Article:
Thursday, July 15, 2010

Quote of the day

Summer afternoon - summer afternoon; to me those have always been the two most beautiful words in the English language.
- Henry James -

...and now, off to Scandinavia. We'll be spending four lazy weeks with the families, sitting in the shade and inhaling the ripening green scents of high summer, occasionally plunging into the brackish water of the Baltic sea... I'll be back late August.

Thursday, July 8, 2010

... and slender, native Columbia lilies

A fully open Columbia lily, with golden, gracefully curved petals spotted with dark mahogany freckles.
Lilies are out not only in the gardens of Pacific Northwest, but they are also blooming wild on the mountainous, rocky slopes of the area. Tired from the 4th of July celebrations, we took our girls for an easy hike to the top of the Little Si just outside the Seattle metropolitan area. On the way up, we ate our lunch surrounded by peckish squirrels making eager calling noises for others to join the expected feast.

Mount Si hiding in the fleecy coulds, as seen from the top of Little Si.

Between the cliffs, the slopes were filled with slender lilies bearing their golden flowers with curved petals like glowing little lanterns. They were small, barely two feet high (0.5m), and most of them had only managed to produce one or two flowers at the top of their meager stems on the stony soil. Delicate and elegant, they looked almost out of place on the barren hillsides, like young ladies dressed to kill but nowhere to go...

*A newly opened bud; the tips of the petals are starting to curve upwards.
Back home, I identified the flowers as Columbia lilies, Lilium columbianum, that grow on elevated hills from northern California to British Columbia. Their flowers resemble in appearance the "Turk's cap lilies" like Lilium martagon, L. henryi and L. tenuifolium, and they even share the typical whorl of leaves that grows circularly from the nodes of the stem.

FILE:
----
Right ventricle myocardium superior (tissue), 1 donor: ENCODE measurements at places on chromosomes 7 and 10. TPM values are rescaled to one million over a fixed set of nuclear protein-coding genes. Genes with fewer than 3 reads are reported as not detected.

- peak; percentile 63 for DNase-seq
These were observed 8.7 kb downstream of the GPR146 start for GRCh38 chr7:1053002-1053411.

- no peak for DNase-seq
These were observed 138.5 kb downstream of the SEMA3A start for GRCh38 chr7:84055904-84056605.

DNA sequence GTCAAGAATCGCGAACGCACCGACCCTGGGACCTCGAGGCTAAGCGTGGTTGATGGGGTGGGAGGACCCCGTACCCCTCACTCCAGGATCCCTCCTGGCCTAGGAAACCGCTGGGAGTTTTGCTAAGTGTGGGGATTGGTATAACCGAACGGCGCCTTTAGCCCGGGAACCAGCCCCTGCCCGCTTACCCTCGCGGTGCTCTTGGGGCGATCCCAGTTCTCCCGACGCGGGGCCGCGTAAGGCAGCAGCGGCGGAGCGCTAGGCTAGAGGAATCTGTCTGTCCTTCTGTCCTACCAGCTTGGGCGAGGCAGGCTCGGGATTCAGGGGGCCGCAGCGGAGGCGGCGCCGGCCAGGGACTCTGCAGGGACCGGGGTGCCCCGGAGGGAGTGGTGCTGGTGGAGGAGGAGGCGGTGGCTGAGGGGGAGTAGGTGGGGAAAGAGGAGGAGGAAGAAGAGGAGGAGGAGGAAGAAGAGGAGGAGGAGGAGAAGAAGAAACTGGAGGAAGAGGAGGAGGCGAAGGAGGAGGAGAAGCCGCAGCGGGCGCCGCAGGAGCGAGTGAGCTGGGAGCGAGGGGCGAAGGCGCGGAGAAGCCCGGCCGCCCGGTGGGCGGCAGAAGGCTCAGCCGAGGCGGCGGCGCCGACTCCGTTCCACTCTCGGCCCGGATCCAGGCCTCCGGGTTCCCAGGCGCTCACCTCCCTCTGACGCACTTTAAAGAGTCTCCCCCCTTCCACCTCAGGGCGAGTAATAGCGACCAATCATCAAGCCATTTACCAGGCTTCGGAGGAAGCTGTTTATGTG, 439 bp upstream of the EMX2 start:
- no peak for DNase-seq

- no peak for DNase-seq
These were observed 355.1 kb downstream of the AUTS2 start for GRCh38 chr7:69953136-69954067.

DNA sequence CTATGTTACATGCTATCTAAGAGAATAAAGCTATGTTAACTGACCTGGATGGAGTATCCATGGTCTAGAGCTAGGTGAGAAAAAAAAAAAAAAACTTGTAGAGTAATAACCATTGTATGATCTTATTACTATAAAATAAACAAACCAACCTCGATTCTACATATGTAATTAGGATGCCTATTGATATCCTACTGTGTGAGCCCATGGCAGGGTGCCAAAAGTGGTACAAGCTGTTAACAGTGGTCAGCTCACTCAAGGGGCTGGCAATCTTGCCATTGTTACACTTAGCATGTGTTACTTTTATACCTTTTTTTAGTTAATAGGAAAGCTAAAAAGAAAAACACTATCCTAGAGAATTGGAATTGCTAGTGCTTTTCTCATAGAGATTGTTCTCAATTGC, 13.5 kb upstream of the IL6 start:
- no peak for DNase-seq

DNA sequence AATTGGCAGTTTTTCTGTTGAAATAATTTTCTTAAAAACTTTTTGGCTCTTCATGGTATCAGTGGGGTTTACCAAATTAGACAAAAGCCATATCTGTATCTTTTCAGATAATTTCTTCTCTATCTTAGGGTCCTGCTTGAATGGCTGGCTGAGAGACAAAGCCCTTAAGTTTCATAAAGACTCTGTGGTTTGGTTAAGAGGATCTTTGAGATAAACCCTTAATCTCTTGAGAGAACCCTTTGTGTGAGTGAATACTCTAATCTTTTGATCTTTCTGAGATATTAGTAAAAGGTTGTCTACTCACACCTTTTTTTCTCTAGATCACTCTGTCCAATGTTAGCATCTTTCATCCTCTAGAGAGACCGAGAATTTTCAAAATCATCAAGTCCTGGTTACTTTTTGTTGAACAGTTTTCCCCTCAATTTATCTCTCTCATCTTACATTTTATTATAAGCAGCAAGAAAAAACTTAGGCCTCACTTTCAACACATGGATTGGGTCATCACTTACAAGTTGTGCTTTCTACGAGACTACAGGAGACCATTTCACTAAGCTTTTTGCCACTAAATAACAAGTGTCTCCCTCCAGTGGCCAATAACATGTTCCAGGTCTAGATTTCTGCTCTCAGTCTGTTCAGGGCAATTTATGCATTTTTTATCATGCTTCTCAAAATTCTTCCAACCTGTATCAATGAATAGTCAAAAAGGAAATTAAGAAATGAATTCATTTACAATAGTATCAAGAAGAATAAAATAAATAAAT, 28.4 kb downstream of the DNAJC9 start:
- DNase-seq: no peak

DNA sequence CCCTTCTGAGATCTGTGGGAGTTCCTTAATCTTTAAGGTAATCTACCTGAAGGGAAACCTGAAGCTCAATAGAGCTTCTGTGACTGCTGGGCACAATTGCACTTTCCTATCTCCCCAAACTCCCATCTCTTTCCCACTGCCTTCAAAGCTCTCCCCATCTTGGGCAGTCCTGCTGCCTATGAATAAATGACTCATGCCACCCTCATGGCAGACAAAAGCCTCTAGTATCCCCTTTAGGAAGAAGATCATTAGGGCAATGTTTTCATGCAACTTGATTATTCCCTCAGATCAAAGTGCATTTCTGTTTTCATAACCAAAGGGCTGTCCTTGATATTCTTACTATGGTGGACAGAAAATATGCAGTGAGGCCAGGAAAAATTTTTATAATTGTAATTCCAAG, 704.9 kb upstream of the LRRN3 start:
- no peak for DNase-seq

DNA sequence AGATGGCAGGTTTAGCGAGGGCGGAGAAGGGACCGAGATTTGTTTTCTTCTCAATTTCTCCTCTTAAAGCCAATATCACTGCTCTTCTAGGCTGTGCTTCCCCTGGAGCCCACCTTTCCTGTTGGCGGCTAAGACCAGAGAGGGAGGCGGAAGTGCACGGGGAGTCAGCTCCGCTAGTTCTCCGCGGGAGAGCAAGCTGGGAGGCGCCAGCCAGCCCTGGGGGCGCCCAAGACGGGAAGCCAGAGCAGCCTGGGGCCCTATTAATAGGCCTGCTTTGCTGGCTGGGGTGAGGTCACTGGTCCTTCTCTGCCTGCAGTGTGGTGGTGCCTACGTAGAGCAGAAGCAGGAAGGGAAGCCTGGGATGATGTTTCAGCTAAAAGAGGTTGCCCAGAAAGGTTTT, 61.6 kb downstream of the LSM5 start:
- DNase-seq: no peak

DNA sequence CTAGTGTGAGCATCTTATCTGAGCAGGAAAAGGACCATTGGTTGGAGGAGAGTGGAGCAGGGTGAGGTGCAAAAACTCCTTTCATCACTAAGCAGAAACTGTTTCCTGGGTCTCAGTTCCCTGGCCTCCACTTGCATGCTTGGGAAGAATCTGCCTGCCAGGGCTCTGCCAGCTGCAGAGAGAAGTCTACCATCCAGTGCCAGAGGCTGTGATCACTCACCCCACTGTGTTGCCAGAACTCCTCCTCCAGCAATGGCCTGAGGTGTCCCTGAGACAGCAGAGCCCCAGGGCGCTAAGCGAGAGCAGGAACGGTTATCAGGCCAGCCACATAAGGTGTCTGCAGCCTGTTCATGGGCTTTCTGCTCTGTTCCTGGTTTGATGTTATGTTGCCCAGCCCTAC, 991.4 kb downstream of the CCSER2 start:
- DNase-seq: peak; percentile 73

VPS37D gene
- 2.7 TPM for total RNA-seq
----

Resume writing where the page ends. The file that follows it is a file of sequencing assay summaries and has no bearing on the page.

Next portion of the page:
Despite all the other, lush vegetation we saw during the hike - ferns, salmonberries, giant redwoods - it was these glowing, fragile lilies that made the deepest impression on me. Maybe it was the crawl through the thicket to catch the photos, but afterwards I felt like a modern day plant explorer hunting for new treasures, despite actually having been only a couple of steps from a popular hiking track...

Saturday, July 3, 2010

Giant Himalayan lilies

The Giant Himalayan lily, Cardiocrinum giganteum, in full bloom beside a velvety Hydrangea aspera at the Bloedel Reserve gardens. I'm sorry for the poor photo quality; it was difficult to catch the lily in the bright sunlight...
A real photographer never takes pictures in full sun, I read somewhere; he or she only works on over-cast days, during the tentative light of the early morning, or in the warm, soft glow of the evening. But I rather accept the less than ideal conditions than leave things undocumented... Like on last Saturday, when my dear, non-gardening friend Tina was on a brief visit from Berkeley. I just had to show her the Bloedel Reserve, one of the greatest gardens in North America, and despite the relentless high noon sun, I tried to catch a picture of the Giant Himalayan lily, Cardiocrinum giganteum, that was in full bloom, towering almost 10 feet above the soft, humus-scented ground of the gardens.